How Perfect Blue Is More Relevant Than Ever 20 Years Later

Reality and fiction aren't as different as they seem

As the saying goes: a great story is timeless. Aesthetics and technologies may come and go, but tales that get to the core of what it means to be human are endlessly relevant.  There are few stories that find themselves more relevant than ever many years later; two decades after its premiere, Perfect Blue is of that rare breed.


The late, great Satoshi Kon’s debut film tells the story of Mima Kirigoe, a pop idol who leaves singing behind to pursue an acting career. However, the limelight follows her, along with rabid fans and an ever-looming stalker. Mima’s perception of reality and fiction collide as she loses her sense of identity to a world bent on shaping her for its own voyeuristic ends. Not only does she play a multitude of characters in her profession but she herself becomes a character as she’s consumed by the cult of celebrity.

 


When Perfect Blue released in 1998, the internet was fresh off of becoming an everyday fixture in worldwide culture. Websites were popping up at an alarming rate with services like GeoCities leading the charge. Anyone could make their own website to geek out over their passion, serving as an early medium for community-building. From anime, to video games, to music, you name it, someone had made a website for it. But this freedom of mass-communicated information had the potential for dire misuse as well. That’s where Mima’s Room in Perfect Blue comes in.


Mima’s Room is a web page on which “Mima” writes intimate diary entries on her daily life… only it’s not actually Mima posting but rather an anonymous onlooker who follows her every move. The posts are shockingly detailed, down to what foot she steps off the subway with. This window into a pseudo-realistic version of Mima turns her into a character in the public eye. She loses agency over her image as people build perceptions of who she is through the information readily available to them. It’s not as if this hadn’t always been the case with celebrities; before the internet, tabloids presented warped accounts of those in the spotlight. But Mima’s Room was more intimate, a direct line to the starlet as she purportedly spoke directly to her fans. It feels authentic.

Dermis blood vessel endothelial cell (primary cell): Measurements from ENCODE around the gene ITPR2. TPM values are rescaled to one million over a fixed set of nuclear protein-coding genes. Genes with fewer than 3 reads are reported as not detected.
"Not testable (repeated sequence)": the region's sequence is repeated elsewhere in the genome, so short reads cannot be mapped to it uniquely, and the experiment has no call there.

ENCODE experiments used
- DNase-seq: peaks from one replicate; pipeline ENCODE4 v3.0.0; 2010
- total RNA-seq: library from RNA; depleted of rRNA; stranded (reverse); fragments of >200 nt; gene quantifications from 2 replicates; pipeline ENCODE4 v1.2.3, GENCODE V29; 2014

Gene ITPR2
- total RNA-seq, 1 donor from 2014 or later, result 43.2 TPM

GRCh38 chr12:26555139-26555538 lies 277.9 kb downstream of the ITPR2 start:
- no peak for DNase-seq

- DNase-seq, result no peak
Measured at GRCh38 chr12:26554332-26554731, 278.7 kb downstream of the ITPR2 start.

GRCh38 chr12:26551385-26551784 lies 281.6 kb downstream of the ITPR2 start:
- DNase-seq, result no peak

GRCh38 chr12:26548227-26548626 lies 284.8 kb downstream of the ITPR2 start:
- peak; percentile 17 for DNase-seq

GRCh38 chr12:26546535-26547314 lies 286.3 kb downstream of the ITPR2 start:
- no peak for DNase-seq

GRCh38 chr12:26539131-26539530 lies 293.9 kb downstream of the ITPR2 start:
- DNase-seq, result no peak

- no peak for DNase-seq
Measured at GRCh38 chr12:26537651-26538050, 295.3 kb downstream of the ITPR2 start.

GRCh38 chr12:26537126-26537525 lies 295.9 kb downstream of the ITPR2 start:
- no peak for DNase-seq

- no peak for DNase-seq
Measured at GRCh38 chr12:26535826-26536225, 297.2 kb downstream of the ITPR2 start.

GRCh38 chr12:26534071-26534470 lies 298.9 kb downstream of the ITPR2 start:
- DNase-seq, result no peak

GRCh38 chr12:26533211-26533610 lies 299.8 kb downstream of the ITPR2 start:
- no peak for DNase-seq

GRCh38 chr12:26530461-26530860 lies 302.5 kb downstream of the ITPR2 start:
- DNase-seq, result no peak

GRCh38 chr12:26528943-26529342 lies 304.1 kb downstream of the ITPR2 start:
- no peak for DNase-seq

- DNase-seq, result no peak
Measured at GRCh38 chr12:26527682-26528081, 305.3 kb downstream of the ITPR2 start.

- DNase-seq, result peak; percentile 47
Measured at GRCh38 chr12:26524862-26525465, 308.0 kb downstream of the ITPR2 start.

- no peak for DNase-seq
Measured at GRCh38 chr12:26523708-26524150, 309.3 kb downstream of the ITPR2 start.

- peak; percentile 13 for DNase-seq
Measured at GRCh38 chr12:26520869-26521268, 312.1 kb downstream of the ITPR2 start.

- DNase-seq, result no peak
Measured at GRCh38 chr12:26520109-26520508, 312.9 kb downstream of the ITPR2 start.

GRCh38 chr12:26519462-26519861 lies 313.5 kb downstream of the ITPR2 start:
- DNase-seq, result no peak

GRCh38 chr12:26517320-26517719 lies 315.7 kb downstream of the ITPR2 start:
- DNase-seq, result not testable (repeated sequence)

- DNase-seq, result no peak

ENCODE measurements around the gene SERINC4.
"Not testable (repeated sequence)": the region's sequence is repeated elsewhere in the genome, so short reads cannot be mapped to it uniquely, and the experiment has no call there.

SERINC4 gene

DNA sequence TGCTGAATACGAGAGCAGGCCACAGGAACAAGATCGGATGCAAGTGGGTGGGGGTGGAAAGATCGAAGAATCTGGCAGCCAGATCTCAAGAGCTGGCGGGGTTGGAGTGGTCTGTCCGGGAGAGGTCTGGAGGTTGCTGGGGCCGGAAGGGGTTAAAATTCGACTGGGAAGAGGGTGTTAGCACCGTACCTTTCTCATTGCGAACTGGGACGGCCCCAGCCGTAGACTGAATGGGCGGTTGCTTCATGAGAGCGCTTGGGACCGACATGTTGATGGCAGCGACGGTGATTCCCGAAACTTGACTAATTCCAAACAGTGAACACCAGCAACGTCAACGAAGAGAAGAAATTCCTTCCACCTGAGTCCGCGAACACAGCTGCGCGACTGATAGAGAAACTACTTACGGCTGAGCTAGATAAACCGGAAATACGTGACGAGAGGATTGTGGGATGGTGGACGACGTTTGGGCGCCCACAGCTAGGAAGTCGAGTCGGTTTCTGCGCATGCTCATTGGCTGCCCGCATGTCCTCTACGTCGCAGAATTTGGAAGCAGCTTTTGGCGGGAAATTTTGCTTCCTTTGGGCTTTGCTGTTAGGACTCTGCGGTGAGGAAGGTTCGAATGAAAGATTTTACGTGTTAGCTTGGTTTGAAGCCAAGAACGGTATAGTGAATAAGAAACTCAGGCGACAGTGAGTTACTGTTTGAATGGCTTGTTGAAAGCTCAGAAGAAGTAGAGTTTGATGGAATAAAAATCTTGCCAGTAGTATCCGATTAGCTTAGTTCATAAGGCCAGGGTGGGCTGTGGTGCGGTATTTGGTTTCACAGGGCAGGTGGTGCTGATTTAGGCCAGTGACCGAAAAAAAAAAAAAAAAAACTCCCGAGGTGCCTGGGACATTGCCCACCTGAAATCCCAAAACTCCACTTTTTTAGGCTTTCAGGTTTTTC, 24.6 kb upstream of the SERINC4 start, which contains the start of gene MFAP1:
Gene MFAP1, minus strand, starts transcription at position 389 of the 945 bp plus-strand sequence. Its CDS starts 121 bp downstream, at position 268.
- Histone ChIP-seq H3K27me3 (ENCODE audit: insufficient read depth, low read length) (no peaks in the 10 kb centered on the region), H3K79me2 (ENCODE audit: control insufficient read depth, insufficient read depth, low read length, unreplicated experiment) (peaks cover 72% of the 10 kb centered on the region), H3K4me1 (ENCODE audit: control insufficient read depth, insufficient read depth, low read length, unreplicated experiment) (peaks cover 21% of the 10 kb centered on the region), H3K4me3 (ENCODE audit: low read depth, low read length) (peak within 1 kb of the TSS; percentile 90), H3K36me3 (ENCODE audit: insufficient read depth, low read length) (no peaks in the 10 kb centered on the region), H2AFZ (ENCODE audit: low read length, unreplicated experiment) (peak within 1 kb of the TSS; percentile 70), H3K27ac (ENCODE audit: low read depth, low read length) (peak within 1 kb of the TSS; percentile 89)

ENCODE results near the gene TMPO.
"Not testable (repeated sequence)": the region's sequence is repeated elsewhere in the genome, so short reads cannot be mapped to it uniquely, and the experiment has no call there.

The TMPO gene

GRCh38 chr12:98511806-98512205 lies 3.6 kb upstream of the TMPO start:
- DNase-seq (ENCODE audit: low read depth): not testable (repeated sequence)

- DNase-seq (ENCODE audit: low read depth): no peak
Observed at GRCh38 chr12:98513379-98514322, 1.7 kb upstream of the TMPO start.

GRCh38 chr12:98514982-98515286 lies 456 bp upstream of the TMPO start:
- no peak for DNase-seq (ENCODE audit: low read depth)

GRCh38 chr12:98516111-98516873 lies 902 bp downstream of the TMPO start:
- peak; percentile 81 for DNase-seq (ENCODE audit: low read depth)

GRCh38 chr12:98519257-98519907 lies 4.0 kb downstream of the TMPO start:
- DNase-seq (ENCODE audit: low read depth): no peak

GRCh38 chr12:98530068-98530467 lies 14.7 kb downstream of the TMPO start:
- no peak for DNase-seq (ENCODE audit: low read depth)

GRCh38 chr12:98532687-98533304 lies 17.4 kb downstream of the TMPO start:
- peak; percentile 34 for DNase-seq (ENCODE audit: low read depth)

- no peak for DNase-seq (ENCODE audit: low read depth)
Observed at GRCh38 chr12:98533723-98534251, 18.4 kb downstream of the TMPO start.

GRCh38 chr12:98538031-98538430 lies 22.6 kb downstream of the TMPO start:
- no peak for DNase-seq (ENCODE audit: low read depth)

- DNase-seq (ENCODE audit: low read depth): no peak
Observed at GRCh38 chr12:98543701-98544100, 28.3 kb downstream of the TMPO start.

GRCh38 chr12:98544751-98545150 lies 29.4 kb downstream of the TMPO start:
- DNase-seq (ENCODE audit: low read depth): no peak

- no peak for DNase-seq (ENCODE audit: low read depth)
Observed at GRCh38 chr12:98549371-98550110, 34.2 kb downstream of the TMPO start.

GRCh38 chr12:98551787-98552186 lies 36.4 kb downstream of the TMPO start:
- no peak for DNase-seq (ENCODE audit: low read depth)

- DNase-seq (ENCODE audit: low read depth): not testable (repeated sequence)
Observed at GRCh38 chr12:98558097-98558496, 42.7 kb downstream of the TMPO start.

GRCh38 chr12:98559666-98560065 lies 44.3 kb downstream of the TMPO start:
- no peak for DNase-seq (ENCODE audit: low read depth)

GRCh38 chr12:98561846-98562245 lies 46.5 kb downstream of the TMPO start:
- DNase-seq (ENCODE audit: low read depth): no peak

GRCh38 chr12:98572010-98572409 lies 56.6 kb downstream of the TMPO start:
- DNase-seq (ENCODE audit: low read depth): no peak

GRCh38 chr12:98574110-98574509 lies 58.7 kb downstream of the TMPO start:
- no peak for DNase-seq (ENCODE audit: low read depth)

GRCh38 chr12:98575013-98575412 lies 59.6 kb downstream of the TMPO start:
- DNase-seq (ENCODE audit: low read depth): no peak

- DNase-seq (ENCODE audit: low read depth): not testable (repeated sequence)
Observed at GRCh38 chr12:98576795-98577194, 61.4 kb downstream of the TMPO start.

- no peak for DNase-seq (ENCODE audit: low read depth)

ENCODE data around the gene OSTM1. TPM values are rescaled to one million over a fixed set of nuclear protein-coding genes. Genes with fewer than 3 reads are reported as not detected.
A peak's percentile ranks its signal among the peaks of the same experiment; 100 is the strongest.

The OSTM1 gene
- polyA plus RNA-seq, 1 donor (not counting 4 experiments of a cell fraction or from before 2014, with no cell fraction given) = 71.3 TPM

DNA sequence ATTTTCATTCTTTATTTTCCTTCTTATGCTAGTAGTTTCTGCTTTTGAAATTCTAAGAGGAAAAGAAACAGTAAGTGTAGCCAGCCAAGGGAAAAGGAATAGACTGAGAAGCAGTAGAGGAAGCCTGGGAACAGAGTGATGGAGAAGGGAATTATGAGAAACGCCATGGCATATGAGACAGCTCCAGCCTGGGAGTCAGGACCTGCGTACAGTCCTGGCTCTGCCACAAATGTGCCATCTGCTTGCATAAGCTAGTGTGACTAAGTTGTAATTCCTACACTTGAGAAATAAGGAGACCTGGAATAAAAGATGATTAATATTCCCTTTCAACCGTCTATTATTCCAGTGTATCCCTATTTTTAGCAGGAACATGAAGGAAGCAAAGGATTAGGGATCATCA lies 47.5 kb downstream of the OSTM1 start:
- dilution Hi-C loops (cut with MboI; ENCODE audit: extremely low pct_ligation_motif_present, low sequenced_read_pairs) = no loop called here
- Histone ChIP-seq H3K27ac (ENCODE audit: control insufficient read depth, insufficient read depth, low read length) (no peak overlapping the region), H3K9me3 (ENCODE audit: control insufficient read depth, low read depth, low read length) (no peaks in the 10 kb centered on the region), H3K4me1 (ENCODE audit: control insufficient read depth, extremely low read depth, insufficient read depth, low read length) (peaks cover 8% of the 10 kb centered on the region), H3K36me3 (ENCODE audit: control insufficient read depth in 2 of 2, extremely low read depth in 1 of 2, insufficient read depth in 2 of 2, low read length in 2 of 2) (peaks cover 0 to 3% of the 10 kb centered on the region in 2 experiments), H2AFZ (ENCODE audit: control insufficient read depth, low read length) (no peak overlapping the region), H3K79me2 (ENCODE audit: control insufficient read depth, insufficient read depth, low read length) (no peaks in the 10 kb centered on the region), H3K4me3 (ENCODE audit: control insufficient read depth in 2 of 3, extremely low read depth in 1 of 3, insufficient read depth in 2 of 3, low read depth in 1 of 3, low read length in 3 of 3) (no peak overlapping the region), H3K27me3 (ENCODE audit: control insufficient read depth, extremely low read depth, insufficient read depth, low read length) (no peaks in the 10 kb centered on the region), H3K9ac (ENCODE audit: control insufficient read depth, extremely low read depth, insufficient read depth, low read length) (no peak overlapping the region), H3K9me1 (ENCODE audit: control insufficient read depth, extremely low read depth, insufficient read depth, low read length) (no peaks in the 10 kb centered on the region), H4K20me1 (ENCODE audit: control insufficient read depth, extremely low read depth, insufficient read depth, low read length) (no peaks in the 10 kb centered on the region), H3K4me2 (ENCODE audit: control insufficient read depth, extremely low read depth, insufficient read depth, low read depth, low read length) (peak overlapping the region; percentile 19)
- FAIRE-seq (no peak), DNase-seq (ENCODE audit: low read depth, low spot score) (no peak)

In an age of Twitter and vlogs, this facade of authenticity is more prevalent than ever. Whether it’s the side of ourselves we choose to show or the side portrayed by others, who we are in public spaces becomes who others outside of our intimate circles come to view us as. There’s no controlling the perception of information as it spreads and spreads. This is especially true for celebrity culture where we jump to conclusions on who these people we’ve never met are because of the slices of their lives we’re privy to. These perceptions then come full circle to impact the lives of the subjects at hand. Perfect Blue showcased the pitfalls of such a cycle 20 years before it became the norm.


Mima’s fans take offense as her persona shifts from the idol industry’s carefully crafted personification of innocence to an actress with a mature image. Her world devolves into madness as violent acts are committed by individuals disgruntled with the new Mima. This has been mirrored in modern idol culture in situations where idols have been made to debase themselves and at times physically attacked when they break the facade that the public believes to be real. It turns out that what Perfect Blue portrayed as horror isn’t so fictitious after all. The personal information about ourselves that’s more readily available than ever before becomes a part of who we are.

 


This modern contextualization of Perfect Blue is why it’s so exciting that a series of screening events for its 20th anniversary are exposing the film to modern audiences. The plight of Mima resonates more than ever now that the implications of online personas are more understood. That examples of online spaces and tabloid culture leading to violence are common, making the film horrifyingly believable. One could call it a cautionary tale, but given how Mima’s personal life was unwillingly shared with the public it’s more of an inescapable inevitability of celebrity reality. Perfect Blue is the world we live in, a “true story” for all intents and purposes, and thus the film has never been worth revisiting more than now.

 

Perfect Blue is getting a second round of screenings in theaters nationwide today (Monday, September 10th). If you can, make sure to check this classic out on the big screen!

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Tim Rattray (@timrattray) is a features and video writer for Crunchyroll and founder of Thoughts That Move.

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